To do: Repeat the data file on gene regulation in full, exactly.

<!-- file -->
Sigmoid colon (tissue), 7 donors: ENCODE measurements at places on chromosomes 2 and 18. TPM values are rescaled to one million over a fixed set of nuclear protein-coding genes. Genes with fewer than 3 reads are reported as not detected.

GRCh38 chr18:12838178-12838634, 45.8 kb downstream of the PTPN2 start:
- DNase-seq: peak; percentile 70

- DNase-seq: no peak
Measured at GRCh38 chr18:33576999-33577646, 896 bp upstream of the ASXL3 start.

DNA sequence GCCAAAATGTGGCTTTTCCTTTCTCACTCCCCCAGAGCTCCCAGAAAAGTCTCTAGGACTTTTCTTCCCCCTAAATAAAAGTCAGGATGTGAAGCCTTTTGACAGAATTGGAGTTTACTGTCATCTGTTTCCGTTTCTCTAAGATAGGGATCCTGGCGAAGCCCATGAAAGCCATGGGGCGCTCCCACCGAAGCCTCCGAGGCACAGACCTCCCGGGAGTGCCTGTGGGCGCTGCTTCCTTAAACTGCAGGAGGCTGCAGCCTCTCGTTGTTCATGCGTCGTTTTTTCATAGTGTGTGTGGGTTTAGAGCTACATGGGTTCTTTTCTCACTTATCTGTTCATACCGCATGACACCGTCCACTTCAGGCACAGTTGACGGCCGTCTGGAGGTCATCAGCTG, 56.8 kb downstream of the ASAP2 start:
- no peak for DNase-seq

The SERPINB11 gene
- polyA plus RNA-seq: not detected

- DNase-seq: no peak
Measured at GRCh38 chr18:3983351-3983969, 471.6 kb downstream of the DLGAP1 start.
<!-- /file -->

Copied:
Sigmoid colon (tissue), 7 donors: ENCODE measurements at places on chromosomes 2 and 18. TPM values are rescaled to one million over a fixed set of nuclear protein-coding genes. Genes with fewer than 3 reads are reported as not detected.

GRCh38 chr18:12838178-12838634, 45.8 kb downstream of the PTPN2 start:
- DNase-seq: peak; percentile 70

- DNase-seq: no peak
Measured at GRCh38 chr18:33576999-33577646, 896 bp upstream of the ASXL3 start.

DNA sequence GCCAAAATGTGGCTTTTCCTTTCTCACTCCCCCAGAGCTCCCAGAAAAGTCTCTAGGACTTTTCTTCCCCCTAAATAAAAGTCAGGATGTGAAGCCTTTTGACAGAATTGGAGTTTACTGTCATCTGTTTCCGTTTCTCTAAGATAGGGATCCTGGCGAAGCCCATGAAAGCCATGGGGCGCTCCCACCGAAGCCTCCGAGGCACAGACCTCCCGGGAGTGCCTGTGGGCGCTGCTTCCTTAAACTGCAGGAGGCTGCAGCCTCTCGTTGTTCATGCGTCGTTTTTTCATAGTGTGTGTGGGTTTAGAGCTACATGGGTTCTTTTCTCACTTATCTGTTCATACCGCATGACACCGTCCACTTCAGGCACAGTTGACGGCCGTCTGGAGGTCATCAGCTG, 56.8 kb downstream of the ASAP2 start:
- no peak for DNase-seq

The SERPINB11 gene
- polyA plus RNA-seq: not detected

- DNase-seq: no peak
Measured at GRCh38 chr18:3983351-3983969, 471.6 kb downstream of the DLGAP1 start.